One point about buyer personas not to overlook is the element of fiction. Although you’re using real data, you’re still going to be designing a story about a fictional person. That’s why understanding and pinpointing motivations, goals, problems, and solutions are so important.

Read more about it: Using Buyer Personas to Boost Your Content Marketing

5. Get Creative

Now that you have the data you need, it’s time to get creative and build your personas. Typically, it’s easier to start with the basic details and then fill in the nitty-gritty as you build up this fictional person. Write down the demographic data about your buyer persona, including details like:

  • Their job or position within a company
  • Their location
  • Their age
  • Their interests or hobbies

Remember that a persona tells a story about someone. To get to the core of who they are, you’re going to have to invent a little bit of fiction behind this person. So your goal should be to have a whole story that you can share with your marketing and sales teams. The more information you include, the better. Here’s a list of several more characteristics you might include in your personas:

  • Role: Who is this person, and why would they be interested in your business? Are you helping them reach a goal, or is your product making their lives easier?
  • Goals: What are the incentives behind working with your company? Does this person want to increase revenue, simplify a task, or automate a process?
  • Lifestyle: Is this person someone who’s in charge, or are they a mid-level employee that has only a little influence?
  • Challenges: What’s currently frustrating this person, what gets on their nerves, and what challenges do they want to overcome?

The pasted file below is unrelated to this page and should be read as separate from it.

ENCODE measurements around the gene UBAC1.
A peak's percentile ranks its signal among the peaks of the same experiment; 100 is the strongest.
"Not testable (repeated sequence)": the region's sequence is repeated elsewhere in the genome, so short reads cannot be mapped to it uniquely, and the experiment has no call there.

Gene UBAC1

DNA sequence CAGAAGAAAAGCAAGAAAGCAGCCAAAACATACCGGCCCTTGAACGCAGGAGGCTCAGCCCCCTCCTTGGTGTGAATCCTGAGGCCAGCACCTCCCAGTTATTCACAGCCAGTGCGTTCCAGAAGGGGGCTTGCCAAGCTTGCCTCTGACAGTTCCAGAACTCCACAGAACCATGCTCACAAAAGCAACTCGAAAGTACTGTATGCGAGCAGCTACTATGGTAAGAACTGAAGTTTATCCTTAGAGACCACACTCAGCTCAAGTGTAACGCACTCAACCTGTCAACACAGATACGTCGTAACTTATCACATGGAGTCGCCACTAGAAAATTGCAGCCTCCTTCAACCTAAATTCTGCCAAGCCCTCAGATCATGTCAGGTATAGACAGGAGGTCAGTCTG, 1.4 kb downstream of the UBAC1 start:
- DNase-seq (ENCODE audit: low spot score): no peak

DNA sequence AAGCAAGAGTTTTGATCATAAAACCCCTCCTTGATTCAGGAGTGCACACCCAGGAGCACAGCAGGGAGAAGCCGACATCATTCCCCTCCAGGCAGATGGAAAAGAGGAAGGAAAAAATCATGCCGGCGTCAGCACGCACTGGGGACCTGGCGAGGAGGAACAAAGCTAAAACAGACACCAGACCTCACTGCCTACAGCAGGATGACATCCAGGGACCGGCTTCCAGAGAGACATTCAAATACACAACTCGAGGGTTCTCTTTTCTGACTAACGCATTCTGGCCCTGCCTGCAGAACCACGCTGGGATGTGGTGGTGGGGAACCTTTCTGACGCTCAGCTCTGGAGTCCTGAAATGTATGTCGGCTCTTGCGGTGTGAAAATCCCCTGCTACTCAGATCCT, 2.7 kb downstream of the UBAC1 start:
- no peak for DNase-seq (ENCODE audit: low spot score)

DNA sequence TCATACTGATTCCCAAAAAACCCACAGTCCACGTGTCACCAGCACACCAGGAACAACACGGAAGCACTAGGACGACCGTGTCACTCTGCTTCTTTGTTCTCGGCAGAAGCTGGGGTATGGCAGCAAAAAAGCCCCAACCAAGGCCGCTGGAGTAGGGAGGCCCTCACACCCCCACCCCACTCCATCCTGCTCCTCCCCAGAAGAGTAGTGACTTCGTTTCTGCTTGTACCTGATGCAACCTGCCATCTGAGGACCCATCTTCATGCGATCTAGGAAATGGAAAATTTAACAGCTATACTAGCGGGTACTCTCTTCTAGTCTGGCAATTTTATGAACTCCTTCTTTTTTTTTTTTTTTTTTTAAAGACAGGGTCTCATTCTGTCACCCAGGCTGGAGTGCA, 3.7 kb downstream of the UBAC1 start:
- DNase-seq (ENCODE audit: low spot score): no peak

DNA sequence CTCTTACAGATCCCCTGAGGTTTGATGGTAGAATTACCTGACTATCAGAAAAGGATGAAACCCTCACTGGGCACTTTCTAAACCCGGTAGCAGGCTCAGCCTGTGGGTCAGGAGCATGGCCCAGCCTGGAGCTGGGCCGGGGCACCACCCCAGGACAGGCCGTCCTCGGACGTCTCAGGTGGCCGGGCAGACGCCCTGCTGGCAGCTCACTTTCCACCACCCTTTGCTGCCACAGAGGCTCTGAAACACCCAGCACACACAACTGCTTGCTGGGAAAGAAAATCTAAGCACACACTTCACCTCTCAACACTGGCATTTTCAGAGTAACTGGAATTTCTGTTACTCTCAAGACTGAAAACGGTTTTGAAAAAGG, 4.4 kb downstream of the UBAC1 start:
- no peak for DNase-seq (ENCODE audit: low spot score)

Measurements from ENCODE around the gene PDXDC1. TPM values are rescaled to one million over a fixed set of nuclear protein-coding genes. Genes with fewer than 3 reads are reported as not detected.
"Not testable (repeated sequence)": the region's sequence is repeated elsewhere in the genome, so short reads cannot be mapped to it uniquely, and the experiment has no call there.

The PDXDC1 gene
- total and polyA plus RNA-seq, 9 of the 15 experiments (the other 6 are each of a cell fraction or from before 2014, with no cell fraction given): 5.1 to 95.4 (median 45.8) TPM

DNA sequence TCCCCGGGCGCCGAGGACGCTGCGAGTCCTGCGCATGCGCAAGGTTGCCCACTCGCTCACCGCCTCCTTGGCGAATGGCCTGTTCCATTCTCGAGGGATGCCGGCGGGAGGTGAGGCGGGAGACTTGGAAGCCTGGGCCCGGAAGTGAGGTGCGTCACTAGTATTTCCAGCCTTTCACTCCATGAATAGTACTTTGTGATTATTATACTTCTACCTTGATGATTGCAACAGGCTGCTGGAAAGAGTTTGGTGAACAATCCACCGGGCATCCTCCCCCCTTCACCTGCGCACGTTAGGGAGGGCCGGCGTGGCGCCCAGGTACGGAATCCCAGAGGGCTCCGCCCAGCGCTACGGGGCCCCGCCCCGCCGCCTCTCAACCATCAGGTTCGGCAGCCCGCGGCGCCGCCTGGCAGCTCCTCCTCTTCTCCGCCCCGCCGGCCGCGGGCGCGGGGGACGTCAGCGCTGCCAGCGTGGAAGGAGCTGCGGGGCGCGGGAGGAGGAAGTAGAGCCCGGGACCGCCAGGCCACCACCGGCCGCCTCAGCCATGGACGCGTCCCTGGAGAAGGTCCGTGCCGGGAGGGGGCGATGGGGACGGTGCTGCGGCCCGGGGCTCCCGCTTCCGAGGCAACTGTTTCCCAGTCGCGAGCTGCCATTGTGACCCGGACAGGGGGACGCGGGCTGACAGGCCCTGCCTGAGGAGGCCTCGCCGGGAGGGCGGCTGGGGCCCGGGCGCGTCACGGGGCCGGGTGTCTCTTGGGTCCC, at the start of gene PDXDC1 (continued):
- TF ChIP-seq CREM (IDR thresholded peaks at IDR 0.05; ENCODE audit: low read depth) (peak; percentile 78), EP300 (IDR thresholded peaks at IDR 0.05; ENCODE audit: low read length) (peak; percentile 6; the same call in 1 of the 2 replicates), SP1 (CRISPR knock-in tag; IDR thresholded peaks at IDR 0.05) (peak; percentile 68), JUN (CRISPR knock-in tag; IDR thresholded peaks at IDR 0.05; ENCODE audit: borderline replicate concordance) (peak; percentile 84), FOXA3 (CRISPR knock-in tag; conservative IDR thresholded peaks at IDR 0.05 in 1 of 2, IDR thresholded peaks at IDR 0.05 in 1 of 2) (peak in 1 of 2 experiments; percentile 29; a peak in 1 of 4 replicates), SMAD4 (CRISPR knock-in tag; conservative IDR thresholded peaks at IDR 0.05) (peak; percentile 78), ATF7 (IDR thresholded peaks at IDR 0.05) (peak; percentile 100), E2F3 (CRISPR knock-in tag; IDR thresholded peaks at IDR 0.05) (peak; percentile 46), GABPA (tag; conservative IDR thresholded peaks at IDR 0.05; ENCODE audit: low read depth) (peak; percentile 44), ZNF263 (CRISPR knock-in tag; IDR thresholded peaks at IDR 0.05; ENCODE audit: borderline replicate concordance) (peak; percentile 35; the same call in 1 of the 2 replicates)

6. Put Your Personas to Use

Creating buyer personas can actually be a really fun exercise. Especially if you enjoy being creative or sharing stories, then you’ll have a chance to flex the old creativity muscles here. But this isn’t just a pointless exercise; we are able to instantly put buyer personas to use.

Once you’ve created a buyer persona, assess your current marketing campaigns and materials from their perspective. How would this person react to certain tones? Would they enjoy reading a professional tone, or would they prefer something a little more relaxed? From there, you can start to personalize the content you create going forward.

By starting with your buyer persona and then working backwards, you can optimize your content ahead of time. Across your messaging, marketing materials, and landing pages, you can accommodate the persona you’ve created. And producing quality content your ideal customers want to see ultimately boosts lead generation and conversions on your website.

Related reading: How To Create a UX Persona (With Template and Example)

Importance of Buyer Personas in Content Marketing

Buyer personas form a central part of your content strategies. Instead of hoping that your audience connects with a certain message, using a buyer persona leads you toward a path of success. Starting with your personas and working backward, you’ll generate highly-personalized marketing campaigns.

You can’t go five minutes without seeing personalization in content marketing, and for a good reason. According to the Statista Research Department, 90% of U.S. consumers find personalization very or somewhat attractive. With this in mind, building buyer personas for content marketing is increasingly important for several reasons:

  • Better targeting: Building buyer personas allow you to focus your content, increasing the likelihood of it connecting with your audience.
  • Refined content strategy: If you’re stuck for content ideas, ask yourself what your buyer persona would like to see or read about. This can quickly become a treasure trove of content ideation.
  • Greater chance of discovery: Buyer personas can be a useful tool for future planning and working toward breaking into new markets.
  • Negative personas: Buyer personas can also be used to create group profiles that you don’t want to market to. Creating these helps you avoid certain messaging that would attract low-value customers to your brand.

These are just a few of the reasons personas are so important. So if you want to make your content marketing strategy count, then building effective buyer personas should be at the top of your to-do list. With detailed snapshots of your ideal readers, your team will have the insights they need to create targeted content that delivers value.

Author Image - Lauren Oliver
Lauren Oliver

Content Manager at CopyPress